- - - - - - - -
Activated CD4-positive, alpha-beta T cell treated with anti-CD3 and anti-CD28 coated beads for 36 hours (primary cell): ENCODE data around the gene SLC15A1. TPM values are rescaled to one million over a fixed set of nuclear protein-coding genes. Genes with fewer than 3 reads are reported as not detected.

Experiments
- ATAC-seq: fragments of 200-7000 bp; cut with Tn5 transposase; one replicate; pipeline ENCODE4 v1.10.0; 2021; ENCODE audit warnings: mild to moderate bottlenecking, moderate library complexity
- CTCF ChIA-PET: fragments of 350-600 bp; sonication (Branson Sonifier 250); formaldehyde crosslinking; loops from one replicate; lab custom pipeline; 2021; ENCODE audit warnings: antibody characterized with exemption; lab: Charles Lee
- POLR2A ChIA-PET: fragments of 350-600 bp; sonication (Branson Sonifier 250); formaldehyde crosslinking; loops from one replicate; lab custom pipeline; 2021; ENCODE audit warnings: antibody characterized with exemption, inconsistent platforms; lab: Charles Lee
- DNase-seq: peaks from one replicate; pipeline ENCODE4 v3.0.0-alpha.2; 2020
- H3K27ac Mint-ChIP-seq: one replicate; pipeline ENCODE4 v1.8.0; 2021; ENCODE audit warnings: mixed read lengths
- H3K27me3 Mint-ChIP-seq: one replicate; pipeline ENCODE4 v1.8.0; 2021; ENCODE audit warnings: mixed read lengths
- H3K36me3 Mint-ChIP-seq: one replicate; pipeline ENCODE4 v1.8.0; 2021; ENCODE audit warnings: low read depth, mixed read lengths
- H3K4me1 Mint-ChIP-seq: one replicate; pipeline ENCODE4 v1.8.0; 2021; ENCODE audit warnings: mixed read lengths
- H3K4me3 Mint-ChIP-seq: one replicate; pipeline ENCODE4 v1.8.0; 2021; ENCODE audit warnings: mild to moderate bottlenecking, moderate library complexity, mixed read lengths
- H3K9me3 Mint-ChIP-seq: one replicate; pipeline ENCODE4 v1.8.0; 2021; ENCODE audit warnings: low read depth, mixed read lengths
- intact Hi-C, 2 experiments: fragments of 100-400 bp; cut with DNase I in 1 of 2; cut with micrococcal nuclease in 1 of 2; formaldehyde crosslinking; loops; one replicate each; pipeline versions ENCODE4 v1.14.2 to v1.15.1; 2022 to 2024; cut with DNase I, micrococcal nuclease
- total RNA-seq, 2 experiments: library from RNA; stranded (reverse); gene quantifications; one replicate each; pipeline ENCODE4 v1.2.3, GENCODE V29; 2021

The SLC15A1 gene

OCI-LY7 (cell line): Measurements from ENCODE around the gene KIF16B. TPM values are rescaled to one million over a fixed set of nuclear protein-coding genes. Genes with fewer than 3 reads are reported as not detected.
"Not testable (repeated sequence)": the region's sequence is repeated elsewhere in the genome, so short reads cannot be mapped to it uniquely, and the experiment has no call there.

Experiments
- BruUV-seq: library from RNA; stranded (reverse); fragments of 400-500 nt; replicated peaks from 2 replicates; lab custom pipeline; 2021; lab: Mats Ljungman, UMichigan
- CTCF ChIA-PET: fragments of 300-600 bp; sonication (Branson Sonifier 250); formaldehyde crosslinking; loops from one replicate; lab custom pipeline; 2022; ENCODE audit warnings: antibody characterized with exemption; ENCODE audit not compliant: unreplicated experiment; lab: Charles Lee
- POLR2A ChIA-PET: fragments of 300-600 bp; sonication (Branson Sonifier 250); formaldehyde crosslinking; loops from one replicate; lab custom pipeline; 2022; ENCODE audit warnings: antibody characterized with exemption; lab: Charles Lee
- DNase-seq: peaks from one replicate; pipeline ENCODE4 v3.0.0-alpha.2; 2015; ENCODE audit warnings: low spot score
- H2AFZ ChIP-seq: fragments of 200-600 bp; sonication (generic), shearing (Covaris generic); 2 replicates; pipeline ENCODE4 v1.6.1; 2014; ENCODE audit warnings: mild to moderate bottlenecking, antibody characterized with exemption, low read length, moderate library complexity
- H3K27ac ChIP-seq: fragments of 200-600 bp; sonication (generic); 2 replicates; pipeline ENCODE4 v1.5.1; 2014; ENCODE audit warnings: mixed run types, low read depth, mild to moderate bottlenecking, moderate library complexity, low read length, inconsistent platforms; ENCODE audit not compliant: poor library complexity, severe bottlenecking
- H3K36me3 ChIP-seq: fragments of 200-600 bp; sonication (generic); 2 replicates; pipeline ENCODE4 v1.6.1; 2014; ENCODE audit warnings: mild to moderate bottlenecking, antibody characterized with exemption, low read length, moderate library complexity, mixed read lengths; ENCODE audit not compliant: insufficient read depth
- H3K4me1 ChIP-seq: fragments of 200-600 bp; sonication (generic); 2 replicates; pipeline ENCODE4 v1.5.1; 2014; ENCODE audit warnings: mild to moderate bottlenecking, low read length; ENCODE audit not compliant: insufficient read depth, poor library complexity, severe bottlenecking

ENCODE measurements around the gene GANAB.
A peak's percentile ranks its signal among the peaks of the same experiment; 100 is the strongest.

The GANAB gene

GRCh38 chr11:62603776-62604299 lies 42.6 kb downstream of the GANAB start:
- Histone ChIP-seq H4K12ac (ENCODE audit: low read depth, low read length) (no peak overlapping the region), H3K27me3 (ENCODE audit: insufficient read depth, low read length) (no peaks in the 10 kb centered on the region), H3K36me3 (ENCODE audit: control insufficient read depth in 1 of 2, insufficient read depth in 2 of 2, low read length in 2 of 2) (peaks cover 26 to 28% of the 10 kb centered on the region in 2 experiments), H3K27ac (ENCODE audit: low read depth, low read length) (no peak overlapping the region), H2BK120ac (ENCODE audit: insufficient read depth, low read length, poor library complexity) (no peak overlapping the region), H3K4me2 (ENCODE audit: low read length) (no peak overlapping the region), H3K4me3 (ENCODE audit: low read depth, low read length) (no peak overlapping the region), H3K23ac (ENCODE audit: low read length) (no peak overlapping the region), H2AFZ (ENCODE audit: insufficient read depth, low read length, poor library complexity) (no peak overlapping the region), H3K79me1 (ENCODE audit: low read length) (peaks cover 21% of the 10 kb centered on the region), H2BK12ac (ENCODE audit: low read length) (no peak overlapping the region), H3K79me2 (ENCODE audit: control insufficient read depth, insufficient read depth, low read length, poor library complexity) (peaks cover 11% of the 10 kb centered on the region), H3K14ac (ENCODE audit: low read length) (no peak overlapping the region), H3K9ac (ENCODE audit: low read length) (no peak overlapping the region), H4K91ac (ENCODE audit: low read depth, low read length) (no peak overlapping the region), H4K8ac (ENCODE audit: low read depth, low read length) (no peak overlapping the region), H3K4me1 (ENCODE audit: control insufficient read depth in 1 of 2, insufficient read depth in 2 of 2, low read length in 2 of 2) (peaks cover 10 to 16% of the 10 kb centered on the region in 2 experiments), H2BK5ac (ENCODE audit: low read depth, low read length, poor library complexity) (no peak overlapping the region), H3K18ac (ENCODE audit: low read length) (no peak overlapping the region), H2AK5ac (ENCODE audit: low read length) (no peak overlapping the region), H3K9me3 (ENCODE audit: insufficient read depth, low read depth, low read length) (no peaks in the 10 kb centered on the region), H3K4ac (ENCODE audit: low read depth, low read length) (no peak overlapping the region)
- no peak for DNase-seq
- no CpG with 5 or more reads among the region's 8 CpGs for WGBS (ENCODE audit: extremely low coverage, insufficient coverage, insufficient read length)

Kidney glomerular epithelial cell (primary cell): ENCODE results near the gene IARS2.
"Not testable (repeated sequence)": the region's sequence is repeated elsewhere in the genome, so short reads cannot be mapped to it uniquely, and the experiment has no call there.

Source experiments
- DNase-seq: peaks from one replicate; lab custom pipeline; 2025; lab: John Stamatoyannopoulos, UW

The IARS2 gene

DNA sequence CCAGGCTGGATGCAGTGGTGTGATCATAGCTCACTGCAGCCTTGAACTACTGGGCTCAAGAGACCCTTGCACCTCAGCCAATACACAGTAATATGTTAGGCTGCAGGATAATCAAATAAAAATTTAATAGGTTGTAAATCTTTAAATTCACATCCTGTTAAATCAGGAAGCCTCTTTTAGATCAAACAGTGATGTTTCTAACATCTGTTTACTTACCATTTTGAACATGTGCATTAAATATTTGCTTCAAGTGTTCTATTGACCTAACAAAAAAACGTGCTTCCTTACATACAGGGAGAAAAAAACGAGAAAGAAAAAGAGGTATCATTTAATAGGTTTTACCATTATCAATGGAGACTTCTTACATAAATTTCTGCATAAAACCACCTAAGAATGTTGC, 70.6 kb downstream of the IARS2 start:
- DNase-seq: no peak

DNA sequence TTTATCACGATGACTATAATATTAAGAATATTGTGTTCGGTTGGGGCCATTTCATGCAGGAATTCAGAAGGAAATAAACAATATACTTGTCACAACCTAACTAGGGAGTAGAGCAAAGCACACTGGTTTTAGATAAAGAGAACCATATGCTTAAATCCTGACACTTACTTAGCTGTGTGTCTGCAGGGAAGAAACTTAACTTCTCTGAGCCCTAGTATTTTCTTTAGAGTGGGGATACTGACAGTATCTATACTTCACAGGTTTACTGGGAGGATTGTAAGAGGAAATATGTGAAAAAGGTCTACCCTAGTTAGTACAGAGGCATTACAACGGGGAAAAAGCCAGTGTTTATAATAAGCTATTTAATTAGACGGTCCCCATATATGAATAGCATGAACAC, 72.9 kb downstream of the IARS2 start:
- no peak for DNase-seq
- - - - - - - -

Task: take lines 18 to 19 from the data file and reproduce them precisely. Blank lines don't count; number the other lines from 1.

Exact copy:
Experiments
- BruUV-seq: library from RNA; stranded (reverse); fragments of 400-500 nt; replicated peaks from 2 replicates; lab custom pipeline; 2021; lab: Mats Ljungman, UMichigan